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Why a biological system can maintain in a non-equilibrium state?
2012-03-27     Text Size:  A
Institute of Theoretical Physics
Chinese Academy of Sciences
学术报告
Title
题目
Why a biological system can maintain in a non-equilibrium state?
Speaker
报告人
Chin-Kun Hu
Institute of Physics, Academia Sinica, Taipei 11529
Date
日期
2012-03-27 AM 10:30 Tuesday
Venue
地点
Conference Hall 322, ITP/理论物理所322报告厅
Abstract
摘要

Statistical physics has been shown to be useful for understanding macroscopic properties of a physical system from the interactions of atoms or molecules of that system. After the development of molecular biology, it is of interest to know whether statistical physics can be useful for understanding some fundamental problems in biological systems, e.g. "Why a biological system can maintain in a non-equilibrium state?". This talk will try to provide some hints for answering this question. It has been widely known that a spin glass model can be used to understand the slow relaxation behavior of a glass at low temperatures [1]. We have used molecular dynamics and simple models of polymer chains to study relaxation and aggregation of proteins under various conditions and found that polymer chains with neighboring monomers connected by rigid bonds can relax very slowly and show glassy behavior [2]. We have also found that native collagen fibrils [3] and a hemoglobin crystal [4] show glassy behavior at room temperatures . The results of [2-4] about the glassy behavior of polymers or proteins are useful for understanding the mechanism for a biological system to maintain in non-equilibrium state, including the ancient seed [5], which can maintain in a non-equilibrium state for a very long time.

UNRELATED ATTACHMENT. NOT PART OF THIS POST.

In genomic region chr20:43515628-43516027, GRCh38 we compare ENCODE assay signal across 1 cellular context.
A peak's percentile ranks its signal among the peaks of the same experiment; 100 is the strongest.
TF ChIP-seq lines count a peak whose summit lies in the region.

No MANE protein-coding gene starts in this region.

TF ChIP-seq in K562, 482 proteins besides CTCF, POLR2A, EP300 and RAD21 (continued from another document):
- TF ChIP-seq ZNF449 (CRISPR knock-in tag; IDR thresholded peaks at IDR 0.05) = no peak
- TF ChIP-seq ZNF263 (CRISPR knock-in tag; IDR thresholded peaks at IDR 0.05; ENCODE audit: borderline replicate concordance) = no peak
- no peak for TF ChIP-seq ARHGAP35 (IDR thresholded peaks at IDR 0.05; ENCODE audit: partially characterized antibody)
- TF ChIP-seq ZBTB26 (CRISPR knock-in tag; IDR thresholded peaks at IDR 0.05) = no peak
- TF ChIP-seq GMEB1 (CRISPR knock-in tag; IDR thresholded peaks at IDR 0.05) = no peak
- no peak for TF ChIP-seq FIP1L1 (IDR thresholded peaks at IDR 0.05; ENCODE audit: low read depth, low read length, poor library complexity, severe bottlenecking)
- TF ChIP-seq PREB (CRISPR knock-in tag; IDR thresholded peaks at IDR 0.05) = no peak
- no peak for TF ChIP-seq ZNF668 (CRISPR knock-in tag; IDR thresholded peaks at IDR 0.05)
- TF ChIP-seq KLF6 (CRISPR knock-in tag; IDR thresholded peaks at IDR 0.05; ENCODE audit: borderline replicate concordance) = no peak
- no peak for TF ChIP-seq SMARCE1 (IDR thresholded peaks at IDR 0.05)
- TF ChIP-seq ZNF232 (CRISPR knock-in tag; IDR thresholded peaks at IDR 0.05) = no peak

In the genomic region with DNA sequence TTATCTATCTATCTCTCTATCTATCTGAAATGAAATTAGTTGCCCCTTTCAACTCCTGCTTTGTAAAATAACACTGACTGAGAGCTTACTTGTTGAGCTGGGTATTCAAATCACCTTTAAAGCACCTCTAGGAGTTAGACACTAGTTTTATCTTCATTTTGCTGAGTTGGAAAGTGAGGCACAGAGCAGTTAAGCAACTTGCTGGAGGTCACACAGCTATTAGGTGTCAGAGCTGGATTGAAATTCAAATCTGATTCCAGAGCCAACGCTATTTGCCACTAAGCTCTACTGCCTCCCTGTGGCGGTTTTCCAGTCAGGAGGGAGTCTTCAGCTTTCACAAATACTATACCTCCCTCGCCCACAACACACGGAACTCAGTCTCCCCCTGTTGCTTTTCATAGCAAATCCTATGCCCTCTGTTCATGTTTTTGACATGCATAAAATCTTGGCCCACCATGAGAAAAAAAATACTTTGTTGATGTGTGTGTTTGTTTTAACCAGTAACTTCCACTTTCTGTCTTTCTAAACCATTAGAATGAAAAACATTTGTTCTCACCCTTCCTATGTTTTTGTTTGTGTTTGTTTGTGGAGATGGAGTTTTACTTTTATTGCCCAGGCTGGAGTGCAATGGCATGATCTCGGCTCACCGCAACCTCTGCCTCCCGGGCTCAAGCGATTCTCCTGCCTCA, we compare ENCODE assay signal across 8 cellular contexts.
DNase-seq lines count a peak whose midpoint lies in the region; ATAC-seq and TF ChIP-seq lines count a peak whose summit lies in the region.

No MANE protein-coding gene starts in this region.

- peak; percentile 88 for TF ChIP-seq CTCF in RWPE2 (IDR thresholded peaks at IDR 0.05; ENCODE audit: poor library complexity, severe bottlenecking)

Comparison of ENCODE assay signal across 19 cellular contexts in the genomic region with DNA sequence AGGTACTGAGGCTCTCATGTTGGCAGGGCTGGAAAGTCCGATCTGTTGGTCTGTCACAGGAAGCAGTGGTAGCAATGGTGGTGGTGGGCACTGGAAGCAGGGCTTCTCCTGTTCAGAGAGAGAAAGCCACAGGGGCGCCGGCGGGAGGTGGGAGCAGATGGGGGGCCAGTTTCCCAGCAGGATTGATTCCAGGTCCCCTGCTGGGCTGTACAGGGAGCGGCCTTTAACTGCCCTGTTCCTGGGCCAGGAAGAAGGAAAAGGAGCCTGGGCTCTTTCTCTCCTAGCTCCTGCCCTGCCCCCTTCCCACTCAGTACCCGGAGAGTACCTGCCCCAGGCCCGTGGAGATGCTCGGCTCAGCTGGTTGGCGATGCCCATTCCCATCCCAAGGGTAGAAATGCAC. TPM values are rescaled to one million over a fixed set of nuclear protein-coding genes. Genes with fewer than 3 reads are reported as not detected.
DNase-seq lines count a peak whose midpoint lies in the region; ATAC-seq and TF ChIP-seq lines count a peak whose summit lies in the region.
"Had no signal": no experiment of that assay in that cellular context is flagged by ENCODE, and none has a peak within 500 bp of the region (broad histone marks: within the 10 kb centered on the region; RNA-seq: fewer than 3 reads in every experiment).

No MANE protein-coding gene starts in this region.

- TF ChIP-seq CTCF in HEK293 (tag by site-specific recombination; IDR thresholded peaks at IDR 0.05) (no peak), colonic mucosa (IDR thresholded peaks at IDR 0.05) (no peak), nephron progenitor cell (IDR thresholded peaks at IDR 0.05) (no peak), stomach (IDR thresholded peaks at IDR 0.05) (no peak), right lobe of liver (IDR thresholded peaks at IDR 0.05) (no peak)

(1) C. Dasgupta, S.-K. Ma, and C.-K. Hu, Phys. Rev. B 20, 3837 (1979).
(2) W.-J. Ma and C.-K. Hu, J. Phys. Soc. Japan 79, 024005, 024006, 054001, and 104002 (2010).
(3) S. G. Gevorkian, A. E. Allahverdyan, D. S. Gevorgyan and C.-K. Hu, EPL 95, 23001 (2011).
(4) S. G. Gevorkian, A. E. Allahverdyan, D. S. Gevorgyan and C.-K. Hu, PRL, submitted.
(5) S. Sallon, et al. Germination, genetics, and growth of an ancient date seed, Science 320, 1464 (2008).

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